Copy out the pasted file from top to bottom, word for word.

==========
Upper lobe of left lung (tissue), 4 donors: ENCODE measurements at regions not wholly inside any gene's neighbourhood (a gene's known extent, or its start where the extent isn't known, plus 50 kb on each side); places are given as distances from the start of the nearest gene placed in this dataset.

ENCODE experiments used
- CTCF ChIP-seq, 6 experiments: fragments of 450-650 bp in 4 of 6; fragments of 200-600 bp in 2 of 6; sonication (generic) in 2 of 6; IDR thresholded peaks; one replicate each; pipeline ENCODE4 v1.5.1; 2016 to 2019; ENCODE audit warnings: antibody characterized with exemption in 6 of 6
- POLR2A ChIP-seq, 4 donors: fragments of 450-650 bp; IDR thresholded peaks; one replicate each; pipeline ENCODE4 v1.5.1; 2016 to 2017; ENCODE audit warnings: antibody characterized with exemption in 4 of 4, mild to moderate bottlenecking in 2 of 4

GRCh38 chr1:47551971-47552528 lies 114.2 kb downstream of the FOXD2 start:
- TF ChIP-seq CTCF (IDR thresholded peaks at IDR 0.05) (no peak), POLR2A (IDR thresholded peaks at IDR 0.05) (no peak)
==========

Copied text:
Upper lobe of left lung (tissue), 4 donors: ENCODE measurements at regions not wholly inside any gene's neighbourhood (a gene's known extent, or its start where the extent isn't known, plus 50 kb on each side); places are given as distances from the start of the nearest gene placed in this dataset.

ENCODE experiments used
- CTCF ChIP-seq, 6 experiments: fragments of 450-650 bp in 4 of 6; fragments of 200-600 bp in 2 of 6; sonication (generic) in 2 of 6; IDR thresholded peaks; one replicate each; pipeline ENCODE4 v1.5.1; 2016 to 2019; ENCODE audit warnings: antibody characterized with exemption in 6 of 6
- POLR2A ChIP-seq, 4 donors: fragments of 450-650 bp; IDR thresholded peaks; one replicate each; pipeline ENCODE4 v1.5.1; 2016 to 2017; ENCODE audit warnings: antibody characterized with exemption in 4 of 4, mild to moderate bottlenecking in 2 of 4

GRCh38 chr1:47551971-47552528 lies 114.2 kb downstream of the FOXD2 start:
- TF ChIP-seq CTCF (IDR thresholded peaks at IDR 0.05) (no peak), POLR2A (IDR thresholded peaks at IDR 0.05) (no peak)